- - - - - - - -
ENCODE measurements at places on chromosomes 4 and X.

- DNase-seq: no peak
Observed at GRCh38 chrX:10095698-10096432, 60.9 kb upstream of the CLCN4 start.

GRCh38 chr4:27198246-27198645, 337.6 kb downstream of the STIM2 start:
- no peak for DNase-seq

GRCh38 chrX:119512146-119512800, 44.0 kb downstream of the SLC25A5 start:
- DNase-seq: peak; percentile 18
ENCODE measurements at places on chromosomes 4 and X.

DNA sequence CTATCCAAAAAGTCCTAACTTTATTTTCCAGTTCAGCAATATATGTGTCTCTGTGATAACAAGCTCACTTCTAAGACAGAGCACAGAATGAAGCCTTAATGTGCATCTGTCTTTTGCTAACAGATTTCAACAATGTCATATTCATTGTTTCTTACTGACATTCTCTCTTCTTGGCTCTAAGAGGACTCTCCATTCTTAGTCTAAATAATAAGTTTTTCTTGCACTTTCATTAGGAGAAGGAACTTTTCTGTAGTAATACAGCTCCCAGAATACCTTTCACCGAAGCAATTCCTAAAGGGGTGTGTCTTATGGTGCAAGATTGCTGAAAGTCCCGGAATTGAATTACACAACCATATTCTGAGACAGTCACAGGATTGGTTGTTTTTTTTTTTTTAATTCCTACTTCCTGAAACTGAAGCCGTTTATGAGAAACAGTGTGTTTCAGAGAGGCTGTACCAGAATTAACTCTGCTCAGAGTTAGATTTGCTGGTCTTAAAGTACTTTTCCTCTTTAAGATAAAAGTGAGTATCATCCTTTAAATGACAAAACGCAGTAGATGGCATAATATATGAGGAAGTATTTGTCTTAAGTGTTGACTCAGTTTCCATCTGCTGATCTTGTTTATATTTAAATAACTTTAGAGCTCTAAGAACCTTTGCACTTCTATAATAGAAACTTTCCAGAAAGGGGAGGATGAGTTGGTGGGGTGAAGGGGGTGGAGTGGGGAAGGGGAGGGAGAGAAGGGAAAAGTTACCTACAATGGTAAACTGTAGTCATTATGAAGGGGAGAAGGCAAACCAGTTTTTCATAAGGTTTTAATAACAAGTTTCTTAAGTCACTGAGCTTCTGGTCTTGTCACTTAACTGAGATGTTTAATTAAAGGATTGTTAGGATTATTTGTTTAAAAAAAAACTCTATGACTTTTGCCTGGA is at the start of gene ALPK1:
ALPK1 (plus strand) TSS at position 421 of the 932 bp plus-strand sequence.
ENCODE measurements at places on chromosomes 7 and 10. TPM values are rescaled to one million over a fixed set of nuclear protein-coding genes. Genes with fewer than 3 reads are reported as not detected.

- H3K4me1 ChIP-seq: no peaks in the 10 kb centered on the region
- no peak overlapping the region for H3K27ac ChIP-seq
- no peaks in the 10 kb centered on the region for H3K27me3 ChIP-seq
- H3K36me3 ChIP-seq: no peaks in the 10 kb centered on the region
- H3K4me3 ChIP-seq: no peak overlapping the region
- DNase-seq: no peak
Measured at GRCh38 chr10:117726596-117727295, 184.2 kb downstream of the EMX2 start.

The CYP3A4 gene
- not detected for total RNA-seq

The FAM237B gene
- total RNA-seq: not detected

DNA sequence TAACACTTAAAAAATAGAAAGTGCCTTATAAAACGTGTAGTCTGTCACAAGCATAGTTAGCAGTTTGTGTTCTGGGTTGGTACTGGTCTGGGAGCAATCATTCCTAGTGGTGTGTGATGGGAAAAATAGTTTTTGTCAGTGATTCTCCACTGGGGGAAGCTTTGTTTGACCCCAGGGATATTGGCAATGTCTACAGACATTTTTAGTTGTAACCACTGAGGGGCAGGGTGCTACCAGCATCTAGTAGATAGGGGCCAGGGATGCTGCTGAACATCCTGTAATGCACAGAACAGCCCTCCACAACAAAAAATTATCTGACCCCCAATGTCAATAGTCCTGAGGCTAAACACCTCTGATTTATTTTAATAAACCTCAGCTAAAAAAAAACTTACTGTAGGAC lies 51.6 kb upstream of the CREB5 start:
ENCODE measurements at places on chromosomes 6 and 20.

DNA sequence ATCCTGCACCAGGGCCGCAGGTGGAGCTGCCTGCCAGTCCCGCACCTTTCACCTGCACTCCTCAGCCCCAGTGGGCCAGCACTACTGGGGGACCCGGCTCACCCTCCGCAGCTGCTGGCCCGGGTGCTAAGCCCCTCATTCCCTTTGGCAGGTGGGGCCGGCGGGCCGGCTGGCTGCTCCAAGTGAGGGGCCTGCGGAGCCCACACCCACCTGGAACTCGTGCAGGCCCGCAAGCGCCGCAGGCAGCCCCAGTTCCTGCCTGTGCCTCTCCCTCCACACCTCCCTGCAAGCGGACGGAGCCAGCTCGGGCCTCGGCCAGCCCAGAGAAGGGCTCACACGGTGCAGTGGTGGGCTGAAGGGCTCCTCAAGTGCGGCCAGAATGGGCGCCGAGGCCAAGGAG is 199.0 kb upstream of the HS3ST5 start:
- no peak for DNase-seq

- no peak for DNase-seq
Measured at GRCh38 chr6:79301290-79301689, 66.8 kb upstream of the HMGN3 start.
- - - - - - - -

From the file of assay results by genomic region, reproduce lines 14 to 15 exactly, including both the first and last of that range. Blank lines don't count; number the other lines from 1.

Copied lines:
- no peaks in the 10 kb centered on the region for H3K27me3 ChIP-seq
- H3K36me3 ChIP-seq: no peaks in the 10 kb centered on the region